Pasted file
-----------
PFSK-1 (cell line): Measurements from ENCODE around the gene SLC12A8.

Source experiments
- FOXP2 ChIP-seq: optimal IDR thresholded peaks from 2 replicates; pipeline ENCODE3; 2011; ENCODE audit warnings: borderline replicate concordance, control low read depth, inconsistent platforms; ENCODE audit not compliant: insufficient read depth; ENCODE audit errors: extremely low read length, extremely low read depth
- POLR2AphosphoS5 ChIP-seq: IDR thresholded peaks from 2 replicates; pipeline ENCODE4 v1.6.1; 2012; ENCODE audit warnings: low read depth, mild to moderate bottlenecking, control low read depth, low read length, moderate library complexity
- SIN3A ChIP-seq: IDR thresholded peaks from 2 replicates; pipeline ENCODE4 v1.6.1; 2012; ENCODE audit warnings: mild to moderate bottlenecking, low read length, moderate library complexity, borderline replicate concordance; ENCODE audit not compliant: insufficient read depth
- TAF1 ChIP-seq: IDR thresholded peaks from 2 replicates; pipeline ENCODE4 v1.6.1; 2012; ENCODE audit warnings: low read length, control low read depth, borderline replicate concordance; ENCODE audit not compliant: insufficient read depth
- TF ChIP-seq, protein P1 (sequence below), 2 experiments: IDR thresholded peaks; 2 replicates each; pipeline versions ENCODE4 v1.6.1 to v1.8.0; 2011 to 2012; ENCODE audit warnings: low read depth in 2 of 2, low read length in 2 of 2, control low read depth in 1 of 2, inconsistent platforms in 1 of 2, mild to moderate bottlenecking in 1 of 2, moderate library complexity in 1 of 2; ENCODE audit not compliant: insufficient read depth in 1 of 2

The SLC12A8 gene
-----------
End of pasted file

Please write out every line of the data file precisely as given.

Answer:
PFSK-1 (cell line): Measurements from ENCODE around the gene SLC12A8.

Source experiments
- FOXP2 ChIP-seq: optimal IDR thresholded peaks from 2 replicates; pipeline ENCODE3; 2011; ENCODE audit warnings: borderline replicate concordance, control low read depth, inconsistent platforms; ENCODE audit not compliant: insufficient read depth; ENCODE audit errors: extremely low read length, extremely low read depth
- POLR2AphosphoS5 ChIP-seq: IDR thresholded peaks from 2 replicates; pipeline ENCODE4 v1.6.1; 2012; ENCODE audit warnings: low read depth, mild to moderate bottlenecking, control low read depth, low read length, moderate library complexity
- SIN3A ChIP-seq: IDR thresholded peaks from 2 replicates; pipeline ENCODE4 v1.6.1; 2012; ENCODE audit warnings: mild to moderate bottlenecking, low read length, moderate library complexity, borderline replicate concordance; ENCODE audit not compliant: insufficient read depth
- TAF1 ChIP-seq: IDR thresholded peaks from 2 replicates; pipeline ENCODE4 v1.6.1; 2012; ENCODE audit warnings: low read length, control low read depth, borderline replicate concordance; ENCODE audit not compliant: insufficient read depth
- TF ChIP-seq, protein P1 (sequence below), 2 experiments: IDR thresholded peaks; 2 replicates each; pipeline versions ENCODE4 v1.6.1 to v1.8.0; 2011 to 2012; ENCODE audit warnings: low read depth in 2 of 2, low read length in 2 of 2, control low read depth in 1 of 2, inconsistent platforms in 1 of 2, mild to moderate bottlenecking in 1 of 2, moderate library complexity in 1 of 2; ENCODE audit not compliant: insufficient read depth in 1 of 2

The SLC12A8 gene